Glossary of *S Largent* Environmental Science Ch 9 Terms

Start Studying! Add Cards ↓

daily temperature and moisture conditions in a specific area.
long-term weather patterns.
lowest region of the atmosphere (11 miles above sea level); makes up 75% of the total mass of the atmosphere; contains water vapor; ozone; as well as compounds containing N; O; C; and S.
Greenhouse effect
the atmosphere (comparable to glass in a greenhouse) transmits sunlight while trapping heat inside; it is a natural process essential for life.
Intergovernmental Panel on Climate Change (IPCC)
the UN Environment Program and World Meteorological Organization formed this group; consisting of scientists from many nations and a wide variety of fields; they are responsible for the assessment of the current state of knowledge regarding climate change.
Kyoto Protocol
an international treaty adopted in Kyoto; Japan; in 1997; in which 160 nations agreed to do whatever necessary to reduce the quantity of specific gas emissions (carbon dioxide; methane; and nitrous oxide) to reduce the threat of global climate change. This treaty sets different limits for individual nations depending on their output of these pollutants.
Air pollution
the presence of one or more chemicals in the atmosphere in quantities and duration that cause harm to life.
Conventional/criteria pollutants
the seven substances (sulfur dioxide; carbon monoxide; particulates; hydrocarbons; nitrogen oxides; photochemical oxidants; and lead) that make up the largest volume of air quality degradation; identified by the Clean Air Act as the most serious threat of all pollutants to human health and welfare.
Unconventional pollutants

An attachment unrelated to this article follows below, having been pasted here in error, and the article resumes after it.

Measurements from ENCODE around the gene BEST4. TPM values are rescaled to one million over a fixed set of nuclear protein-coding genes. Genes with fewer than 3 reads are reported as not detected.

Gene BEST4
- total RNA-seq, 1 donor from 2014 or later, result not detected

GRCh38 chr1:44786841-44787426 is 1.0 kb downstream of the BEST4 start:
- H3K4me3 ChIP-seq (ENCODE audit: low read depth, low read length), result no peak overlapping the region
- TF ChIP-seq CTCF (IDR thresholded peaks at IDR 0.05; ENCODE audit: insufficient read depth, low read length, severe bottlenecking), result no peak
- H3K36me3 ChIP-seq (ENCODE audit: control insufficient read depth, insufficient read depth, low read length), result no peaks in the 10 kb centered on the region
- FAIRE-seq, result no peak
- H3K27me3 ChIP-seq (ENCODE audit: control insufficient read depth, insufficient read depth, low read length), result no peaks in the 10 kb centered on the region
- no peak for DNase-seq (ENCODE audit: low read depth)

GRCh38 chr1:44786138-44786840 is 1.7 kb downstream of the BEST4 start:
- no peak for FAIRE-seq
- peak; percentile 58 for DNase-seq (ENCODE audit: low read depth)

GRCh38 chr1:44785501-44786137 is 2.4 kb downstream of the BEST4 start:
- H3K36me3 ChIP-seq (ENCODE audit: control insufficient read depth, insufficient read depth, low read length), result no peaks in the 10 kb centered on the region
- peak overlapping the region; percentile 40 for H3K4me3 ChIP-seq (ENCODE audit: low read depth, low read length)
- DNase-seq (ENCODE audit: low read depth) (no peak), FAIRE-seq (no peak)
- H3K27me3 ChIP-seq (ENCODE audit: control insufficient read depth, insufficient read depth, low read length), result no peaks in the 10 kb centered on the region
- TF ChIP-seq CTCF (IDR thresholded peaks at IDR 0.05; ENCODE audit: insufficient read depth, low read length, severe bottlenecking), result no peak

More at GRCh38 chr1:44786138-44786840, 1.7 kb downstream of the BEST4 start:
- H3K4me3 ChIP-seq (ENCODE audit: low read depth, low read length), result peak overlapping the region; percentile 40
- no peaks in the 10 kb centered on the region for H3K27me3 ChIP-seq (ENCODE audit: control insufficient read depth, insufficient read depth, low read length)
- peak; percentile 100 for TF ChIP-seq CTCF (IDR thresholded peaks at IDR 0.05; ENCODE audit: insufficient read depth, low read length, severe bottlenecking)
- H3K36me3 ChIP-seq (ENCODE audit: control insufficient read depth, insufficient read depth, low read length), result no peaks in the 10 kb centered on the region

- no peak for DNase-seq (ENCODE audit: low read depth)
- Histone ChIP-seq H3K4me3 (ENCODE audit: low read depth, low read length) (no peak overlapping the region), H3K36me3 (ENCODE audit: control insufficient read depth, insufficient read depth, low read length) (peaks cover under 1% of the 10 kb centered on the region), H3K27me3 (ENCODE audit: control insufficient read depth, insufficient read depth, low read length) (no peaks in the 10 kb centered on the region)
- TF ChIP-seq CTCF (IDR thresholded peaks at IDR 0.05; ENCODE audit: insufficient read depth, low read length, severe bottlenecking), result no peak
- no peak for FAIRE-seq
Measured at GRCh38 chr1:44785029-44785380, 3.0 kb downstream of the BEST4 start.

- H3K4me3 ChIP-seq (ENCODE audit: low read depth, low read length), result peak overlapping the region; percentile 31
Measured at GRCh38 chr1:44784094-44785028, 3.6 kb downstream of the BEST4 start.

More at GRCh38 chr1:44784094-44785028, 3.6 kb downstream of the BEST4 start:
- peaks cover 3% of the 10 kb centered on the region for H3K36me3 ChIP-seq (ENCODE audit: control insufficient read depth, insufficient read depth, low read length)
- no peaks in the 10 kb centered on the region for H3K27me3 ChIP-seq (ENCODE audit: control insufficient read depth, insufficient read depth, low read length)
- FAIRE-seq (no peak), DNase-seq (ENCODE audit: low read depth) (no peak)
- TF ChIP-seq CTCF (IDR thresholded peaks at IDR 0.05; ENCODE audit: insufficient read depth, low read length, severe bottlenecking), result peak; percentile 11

toxic or hazardous substances; such as asbestos; benzene; beryllium; mercury; polychlorinated biphenyls; and vinyl chloride; not listed in the original Clean Air Act; because they were not released in large quantities.
Primary pollutants
these are formed by clean air in the troposphere collecting with the products of natural events and human activities.
Secondary pollutants
these come from primary pollutants in which the primary pollutants react with one another or the basic components of air to form new pollutants.
Acid precipitation
acidic rain; snow; or dry particles deposited from the air due to increased acids released by human activity or natural resources.
Clean Air Act
of 1970; 1977; and 1990 established ambient standards for four primary pollutants: sulfur dioxide; particulates; carbon monoxide; and nitrogen oxides. The Clean Air Act (CAA) was originally enacted to protect the quality of the nation’s air resources and the public health and welfare. The second purpose of the CAA is to initiate a research and development program to achieve the prevention and control of air pollution. Third; the act provides means for technical and financial assistance for state and local governments so that they may carry out air pollution prevention and control programs. The final goal of the CAA is to encourage the development of regional air pollution prevention and control programs.

Add Cards

You must Login or Register to add cards